I love how Eli’s syndicated likes look on micro.blog. There’s a nice sense of whimsy they’ve got with the person raising their hands.
News outlets are complaining about Facebook’s terms for TV-quality videos meant to compete with YouTube.
It’s getting tougher for CNN and others to view these arrangements as mutually beneficial. “Facebook is about Facebook,” says Andrew Morse, general manager of CNN’s digital operations. “For them, these are experiments, but for the media companies looking to partner with significant commitments, it gets to be a bit of whiplash.” Morse says the financial compensation Facebook offers isn’t enough to convince him that working directly with the social network will be worthwhile in the long term.
Jason Kint, chief executive officer of the industry trade group Digital Content Next, was more blunt. “Media companies are like serfs working Facebook’s land,” he says.
Yet another prime example why people should be owning and controlling their own content.
(h/t: iwantmyname.com)Syndicated copies to:
Sorry for “reading” over your shoulder Gregor, but you’re doing some of the best stuff in posts about reading…
Subscribable feed lists give power to users# An interesting comment from Chris Aldrich about subscribing to lists of feeds in a thread on the Woodwind app site on GitHub. #
The illustrious Dave Winer mentioned me in his blog today!
A really interesting and well-executed portfolio site, utterly let down by the tone of this demeaning and insulting piece of copy: WARNING: Do not proceed if you suffer from vertigo or if you find experimental interfaces offensive. (Pssst: copy is also interface.)
This is the signal for the second.
How can you not follow this twitter account?!
Now I’m waiting for a Shannon bot and a Weiner bot. Maybe a John McCarthy bot would be apropos too?!Syndicated copies to:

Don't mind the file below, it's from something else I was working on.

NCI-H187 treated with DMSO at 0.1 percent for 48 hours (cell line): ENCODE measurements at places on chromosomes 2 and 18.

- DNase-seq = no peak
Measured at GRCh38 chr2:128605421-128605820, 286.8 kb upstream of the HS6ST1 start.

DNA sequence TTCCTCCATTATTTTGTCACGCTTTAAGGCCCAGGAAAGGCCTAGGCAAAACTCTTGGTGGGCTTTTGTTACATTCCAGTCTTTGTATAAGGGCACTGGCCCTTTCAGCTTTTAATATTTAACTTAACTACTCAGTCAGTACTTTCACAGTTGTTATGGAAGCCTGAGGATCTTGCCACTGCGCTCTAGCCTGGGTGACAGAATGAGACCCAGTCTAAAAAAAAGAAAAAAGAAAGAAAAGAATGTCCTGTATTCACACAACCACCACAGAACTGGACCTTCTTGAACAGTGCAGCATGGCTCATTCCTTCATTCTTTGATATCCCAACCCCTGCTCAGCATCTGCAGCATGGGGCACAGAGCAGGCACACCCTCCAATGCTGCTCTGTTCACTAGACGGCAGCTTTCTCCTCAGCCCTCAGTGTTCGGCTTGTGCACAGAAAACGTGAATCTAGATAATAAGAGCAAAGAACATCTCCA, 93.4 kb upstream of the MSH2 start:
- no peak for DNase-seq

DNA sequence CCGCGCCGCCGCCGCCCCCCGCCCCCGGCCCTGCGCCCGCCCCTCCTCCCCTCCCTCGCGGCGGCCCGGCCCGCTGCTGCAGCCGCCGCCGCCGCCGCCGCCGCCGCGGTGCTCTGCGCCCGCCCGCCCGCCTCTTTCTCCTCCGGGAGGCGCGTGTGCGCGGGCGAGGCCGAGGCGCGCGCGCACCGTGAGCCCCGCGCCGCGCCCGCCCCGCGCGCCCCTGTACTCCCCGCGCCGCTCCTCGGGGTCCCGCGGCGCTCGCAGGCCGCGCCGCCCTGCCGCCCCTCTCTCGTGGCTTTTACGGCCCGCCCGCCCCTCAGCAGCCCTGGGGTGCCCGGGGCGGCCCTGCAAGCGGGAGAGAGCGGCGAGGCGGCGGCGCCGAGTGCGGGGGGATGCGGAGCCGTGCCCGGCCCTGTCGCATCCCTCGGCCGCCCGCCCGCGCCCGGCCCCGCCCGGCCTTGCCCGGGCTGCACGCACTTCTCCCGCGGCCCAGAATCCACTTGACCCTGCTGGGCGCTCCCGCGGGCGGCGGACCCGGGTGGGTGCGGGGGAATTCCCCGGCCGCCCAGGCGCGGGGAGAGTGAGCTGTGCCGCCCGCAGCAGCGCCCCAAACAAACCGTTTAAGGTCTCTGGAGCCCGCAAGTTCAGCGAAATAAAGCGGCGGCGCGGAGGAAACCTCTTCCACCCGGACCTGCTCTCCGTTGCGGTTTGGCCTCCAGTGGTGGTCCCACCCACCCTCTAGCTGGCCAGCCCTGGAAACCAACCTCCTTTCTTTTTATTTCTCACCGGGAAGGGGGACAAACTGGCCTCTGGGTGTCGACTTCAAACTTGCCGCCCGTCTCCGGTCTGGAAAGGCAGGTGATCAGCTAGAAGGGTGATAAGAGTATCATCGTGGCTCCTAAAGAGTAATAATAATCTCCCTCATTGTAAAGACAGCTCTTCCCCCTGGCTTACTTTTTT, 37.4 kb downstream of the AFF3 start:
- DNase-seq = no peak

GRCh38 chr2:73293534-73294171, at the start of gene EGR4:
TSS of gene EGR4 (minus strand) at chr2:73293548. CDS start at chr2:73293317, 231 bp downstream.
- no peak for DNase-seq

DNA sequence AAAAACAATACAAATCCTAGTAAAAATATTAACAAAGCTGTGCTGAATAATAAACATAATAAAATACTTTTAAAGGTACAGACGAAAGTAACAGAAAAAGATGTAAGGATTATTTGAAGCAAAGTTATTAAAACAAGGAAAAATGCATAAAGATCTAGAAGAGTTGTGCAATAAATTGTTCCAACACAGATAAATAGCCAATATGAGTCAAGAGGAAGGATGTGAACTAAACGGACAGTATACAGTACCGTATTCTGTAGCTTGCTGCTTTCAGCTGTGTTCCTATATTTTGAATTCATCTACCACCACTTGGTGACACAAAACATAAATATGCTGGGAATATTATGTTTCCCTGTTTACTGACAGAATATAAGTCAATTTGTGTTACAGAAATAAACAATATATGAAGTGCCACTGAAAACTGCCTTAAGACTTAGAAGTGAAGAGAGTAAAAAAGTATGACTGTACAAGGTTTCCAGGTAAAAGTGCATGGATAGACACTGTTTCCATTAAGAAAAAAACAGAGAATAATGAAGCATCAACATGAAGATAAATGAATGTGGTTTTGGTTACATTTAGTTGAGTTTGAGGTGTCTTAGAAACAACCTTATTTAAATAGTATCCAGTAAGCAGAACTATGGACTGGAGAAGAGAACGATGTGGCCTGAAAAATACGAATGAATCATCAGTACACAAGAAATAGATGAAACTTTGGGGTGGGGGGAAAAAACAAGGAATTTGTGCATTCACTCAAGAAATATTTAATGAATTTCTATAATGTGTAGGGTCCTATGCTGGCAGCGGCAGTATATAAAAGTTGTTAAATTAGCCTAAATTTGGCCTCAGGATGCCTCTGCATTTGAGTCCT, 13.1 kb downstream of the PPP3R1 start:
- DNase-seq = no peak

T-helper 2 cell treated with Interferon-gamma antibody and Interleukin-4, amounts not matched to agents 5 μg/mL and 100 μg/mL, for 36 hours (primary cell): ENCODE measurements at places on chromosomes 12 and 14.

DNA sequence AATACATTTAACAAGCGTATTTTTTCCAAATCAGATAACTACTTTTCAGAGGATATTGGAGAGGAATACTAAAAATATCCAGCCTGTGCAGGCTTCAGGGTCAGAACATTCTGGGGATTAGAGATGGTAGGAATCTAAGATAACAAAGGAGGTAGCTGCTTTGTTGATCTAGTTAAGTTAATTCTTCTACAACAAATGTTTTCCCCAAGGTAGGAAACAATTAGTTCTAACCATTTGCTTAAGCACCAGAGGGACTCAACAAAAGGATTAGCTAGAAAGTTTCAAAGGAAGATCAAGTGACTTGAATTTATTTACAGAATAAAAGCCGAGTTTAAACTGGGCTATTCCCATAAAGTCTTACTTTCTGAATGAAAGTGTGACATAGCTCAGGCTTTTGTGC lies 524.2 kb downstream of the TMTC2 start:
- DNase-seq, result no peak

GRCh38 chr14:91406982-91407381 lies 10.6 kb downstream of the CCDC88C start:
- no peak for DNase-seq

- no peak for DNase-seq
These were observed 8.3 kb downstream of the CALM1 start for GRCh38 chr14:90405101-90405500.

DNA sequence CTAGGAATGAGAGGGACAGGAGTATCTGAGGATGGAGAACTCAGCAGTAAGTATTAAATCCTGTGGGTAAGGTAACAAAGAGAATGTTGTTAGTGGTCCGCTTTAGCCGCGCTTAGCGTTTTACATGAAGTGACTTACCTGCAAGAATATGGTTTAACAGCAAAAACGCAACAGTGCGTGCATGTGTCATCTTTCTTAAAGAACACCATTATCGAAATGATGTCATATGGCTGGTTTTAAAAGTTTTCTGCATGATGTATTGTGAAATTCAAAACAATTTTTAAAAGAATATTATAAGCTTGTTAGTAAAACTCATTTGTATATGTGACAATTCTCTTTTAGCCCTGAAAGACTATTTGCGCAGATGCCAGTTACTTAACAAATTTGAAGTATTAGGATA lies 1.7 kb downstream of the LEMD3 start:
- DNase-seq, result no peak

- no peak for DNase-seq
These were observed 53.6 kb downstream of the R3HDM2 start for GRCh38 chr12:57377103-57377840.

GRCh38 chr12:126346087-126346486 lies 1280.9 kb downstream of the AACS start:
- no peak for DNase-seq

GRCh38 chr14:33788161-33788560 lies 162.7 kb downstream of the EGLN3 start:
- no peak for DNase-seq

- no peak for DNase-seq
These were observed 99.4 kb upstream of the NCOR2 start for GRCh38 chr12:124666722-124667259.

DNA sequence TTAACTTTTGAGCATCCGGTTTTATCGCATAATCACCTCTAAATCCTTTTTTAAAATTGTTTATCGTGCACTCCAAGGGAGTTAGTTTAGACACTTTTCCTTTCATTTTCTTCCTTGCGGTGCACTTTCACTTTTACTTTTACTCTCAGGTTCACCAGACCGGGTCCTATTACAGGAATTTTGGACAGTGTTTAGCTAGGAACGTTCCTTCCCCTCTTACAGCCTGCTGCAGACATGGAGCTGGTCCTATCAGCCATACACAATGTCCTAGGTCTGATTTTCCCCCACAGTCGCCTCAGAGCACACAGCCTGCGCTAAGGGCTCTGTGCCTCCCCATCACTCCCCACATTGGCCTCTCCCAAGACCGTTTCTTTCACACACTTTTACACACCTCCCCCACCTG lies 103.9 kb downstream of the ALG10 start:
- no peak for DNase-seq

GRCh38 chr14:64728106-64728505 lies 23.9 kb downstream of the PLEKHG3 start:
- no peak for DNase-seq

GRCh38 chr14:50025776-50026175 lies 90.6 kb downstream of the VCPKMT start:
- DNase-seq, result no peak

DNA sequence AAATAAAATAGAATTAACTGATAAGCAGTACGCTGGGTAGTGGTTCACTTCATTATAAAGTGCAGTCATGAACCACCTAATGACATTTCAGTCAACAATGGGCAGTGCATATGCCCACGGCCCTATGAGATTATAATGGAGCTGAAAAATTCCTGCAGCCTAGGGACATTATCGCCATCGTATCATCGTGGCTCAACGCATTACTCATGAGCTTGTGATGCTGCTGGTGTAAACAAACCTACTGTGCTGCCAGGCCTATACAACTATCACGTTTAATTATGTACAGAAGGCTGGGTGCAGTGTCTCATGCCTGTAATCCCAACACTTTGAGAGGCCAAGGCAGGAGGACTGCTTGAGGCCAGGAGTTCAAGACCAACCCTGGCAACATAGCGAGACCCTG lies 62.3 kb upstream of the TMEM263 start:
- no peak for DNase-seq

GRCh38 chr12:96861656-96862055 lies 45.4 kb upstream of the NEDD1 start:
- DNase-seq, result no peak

For a little over two years, I have been involved in Indiewebcamp. This past weekend, for the first time in five years, I was able to attend WordCamp. WordCamp NYC was a massive undertaking, to which I must give credit to the organizers. WordCamp was moved to coincide with OpenCamps week at the United Nations, …
Even in 2016, publishers and authors are still struggling when it comes to re-releasing decades-old books, but Penguin had a unique problem when it set out to publish a 30th anniversary edition of Richard Dawkin's The Blind Watchmaker.<br /><br />The Bookseller reports that Penguin decided to revive four programs Dawkins wrote in 1986. Written in Pascal for the Mac, The Watchmaker Suite was an experiment in algorithmic evolution. Users could run the programs and create a biomorph, and then watch it evolve across the generations.<br /><br />And now you can do the same in your web browser.<br /><br />A website, MountImprobable.com, was built by the publisher’s in-house Creative Technology team—comprising community manager Claudia Toia, creative developer Mathieu Triay and cover designer Matthew Young—who resuscitated and redeployed code Dawkins wrote in the 1980s and ’90s to enable users to create unique, “evolutionary” imprints. The images will be used as cover imagery on Dawkins’ trio to grant users an entirely individual, personalised print copy.
I’m not sure why I didn’t upgrade this ages ago when I saw it mentioned (probably because of the manual nature of the upgrade and the fact that I don’t think it’s bundled into the IndieWeb plugin for WordPress), but here we go. And this is the first post actually using the bookmarklet.
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IndieWeb press this
Having said that, most people don’t want to write HTML just to like or reply to something. WordPress’s Press This bookmarklets can already start a new post with a link to the page you’re currently viewing. This code adds IndieWeb microformats2 markup to that link. Combined the wordpress-webmention plugin, you can use this to respond to the current page with just two clicks.
What’s more, if you’re currently on a Facebook post or Twitter tweet, this adds the Bridgy Publish link that will reply, like, favorite, retweet, or even RSVP inside those social networks.